attorney Herbert Stern said that in fall 2001, Qwest was
approached to give the government access to the private phone
records of Qwest customers. At the time, Nacchio was chairman
of the president's National Security Telecommunications Advisory
"Mr. Nacchio made inquiry as to whether a warrant or other legal
process had been secured in support of that request," Stern
said. "When he learned that no such authority had been granted
and that there was a disinclination on the part of the
authorities to use any legal process, including the Special
Court which had been established to handle such matters, Mr.
Nacchio concluded that these requests violated the privacy
requirements of the Telecommunications Act."
Stern could not be reached for comment yesterday. Another
lawyer for Nacchio, Jeffrey Speiser, declined to comment on
whether the call-records program was the program discussed at
the February 2001 meeting.
In a May 25, 2007, order, U.S. District Judge Edward W.
Nottingham wrote that Nacchio has asserted that "Qwest entered
into two classified contracts valued at hundreds of millions of
dollars, without a competitive bidding process and that in 2000
and 2001, he participated in discussion with high-ranking
[redacted] representatives concerning the possibility of
awarding additional contracts of a similar nature." He wrote,
"Those discussions led him to believe that [redacted] would
award Qwest contracts valued at amounts that would more than
offset the negative warnings he was receiving about Qwest's
The newly released court documents say that, on Feb. 27, 2001,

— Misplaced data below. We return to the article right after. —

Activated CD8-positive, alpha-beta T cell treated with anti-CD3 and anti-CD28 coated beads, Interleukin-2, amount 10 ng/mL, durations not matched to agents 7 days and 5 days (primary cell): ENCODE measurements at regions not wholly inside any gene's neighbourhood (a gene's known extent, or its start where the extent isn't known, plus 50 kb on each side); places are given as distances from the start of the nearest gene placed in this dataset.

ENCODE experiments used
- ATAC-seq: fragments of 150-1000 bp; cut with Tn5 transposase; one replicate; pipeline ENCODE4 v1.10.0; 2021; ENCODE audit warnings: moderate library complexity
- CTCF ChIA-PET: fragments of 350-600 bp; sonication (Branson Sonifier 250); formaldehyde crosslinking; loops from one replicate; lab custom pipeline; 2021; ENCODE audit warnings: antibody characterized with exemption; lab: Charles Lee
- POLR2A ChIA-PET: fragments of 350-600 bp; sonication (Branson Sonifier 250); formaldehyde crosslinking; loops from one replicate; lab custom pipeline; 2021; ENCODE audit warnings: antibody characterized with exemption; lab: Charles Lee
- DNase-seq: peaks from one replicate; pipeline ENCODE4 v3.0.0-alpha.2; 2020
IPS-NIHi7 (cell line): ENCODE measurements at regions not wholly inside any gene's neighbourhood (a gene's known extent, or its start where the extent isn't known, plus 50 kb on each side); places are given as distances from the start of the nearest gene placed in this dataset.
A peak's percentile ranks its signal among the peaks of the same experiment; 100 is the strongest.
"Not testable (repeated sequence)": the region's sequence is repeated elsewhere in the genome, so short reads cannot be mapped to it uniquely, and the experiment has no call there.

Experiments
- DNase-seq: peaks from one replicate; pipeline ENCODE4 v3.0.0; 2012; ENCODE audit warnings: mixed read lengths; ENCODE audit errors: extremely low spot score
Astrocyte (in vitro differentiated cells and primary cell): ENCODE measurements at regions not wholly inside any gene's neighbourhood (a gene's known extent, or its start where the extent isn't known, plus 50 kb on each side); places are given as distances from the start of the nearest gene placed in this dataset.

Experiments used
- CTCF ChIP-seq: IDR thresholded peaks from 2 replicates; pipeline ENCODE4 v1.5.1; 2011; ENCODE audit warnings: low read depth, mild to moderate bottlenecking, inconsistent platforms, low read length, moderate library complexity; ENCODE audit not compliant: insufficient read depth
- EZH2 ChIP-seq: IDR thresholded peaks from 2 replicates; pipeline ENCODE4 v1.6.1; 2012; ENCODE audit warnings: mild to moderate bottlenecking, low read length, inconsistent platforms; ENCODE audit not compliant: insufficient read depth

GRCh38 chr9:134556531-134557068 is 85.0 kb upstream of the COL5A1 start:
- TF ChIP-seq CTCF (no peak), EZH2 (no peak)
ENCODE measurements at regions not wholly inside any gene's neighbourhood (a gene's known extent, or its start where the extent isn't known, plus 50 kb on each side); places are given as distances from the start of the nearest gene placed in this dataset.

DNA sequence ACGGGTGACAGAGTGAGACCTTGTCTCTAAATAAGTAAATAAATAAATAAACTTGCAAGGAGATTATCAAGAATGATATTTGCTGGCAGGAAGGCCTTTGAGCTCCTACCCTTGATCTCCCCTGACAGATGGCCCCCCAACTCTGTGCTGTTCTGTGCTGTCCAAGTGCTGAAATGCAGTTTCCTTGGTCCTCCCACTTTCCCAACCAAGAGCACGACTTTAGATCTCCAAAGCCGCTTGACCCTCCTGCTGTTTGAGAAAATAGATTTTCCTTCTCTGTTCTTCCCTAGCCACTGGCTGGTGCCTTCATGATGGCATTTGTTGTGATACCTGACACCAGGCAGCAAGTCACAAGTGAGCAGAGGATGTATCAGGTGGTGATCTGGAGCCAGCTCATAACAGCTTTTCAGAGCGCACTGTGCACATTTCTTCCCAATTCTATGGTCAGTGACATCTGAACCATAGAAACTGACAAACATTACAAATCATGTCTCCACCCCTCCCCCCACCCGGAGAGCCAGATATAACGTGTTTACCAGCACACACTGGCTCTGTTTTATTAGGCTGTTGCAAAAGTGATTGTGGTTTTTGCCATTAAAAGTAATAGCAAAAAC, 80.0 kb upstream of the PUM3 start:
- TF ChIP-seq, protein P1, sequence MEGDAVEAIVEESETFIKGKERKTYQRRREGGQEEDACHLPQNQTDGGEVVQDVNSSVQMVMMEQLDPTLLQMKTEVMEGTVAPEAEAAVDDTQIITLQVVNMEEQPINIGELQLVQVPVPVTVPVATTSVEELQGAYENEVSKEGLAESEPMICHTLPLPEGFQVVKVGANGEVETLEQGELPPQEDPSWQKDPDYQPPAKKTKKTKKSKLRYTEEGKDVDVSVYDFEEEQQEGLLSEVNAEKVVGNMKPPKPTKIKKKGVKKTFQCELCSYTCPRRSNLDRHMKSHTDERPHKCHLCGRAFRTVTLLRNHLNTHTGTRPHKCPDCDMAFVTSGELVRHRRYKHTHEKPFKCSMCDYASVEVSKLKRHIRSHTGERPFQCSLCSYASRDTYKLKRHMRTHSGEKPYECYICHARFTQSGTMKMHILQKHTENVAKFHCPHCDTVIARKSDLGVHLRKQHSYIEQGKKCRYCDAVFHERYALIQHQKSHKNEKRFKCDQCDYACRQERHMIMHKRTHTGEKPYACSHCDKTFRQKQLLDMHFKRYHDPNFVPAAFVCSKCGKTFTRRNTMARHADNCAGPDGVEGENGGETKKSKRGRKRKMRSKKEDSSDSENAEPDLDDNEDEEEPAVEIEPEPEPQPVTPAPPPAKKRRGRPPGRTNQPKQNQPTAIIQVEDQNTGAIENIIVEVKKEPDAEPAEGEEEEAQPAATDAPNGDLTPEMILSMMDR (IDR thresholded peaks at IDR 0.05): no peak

Nacchio and James Payne, then Qwest's senior vice president of
government systems, met with NSA officials at Fort Meade,
expecting to discuss "Groundbreaker," a project to outsource the
NSA's non-mission-critical systems.
The men came out of the meeting "with optimism about the
prospect for 2001 revenue from NSA," according to an April 9,
2007, court filing by Nacchio's lawyers that was disclosed this
But the filing also claims that Nacchio "refused" to participate
in some unidentified program or activity because it was possibly
illegal and that the NSA later "expressed disappointment" about
"Nacchio said it was a legal issue and that they could not do
something that their general counsel told them not to do. . . .
Nacchio projected that he might do it if they could find a way
to do it legally," the filing said.
Mike German, policy counsel for the American Civil Liberties
Union, said the documents show "that there is more to this story
about the government's relationship with the telecoms than what
the administration has admitted to."
Kurt Opsahl, senior staff attorney for the Electronic Frontier
Foundation, said: "It's inappropriate for the government to be
awarding a contract conditioned upon an agreement to an illegal
program. That truly is what's going on here."
The foundation has sued AT&T, charging that it violated privacy
laws by cooperating with the government's warrantless
Staff researcher Richard Drezen contributed to this report.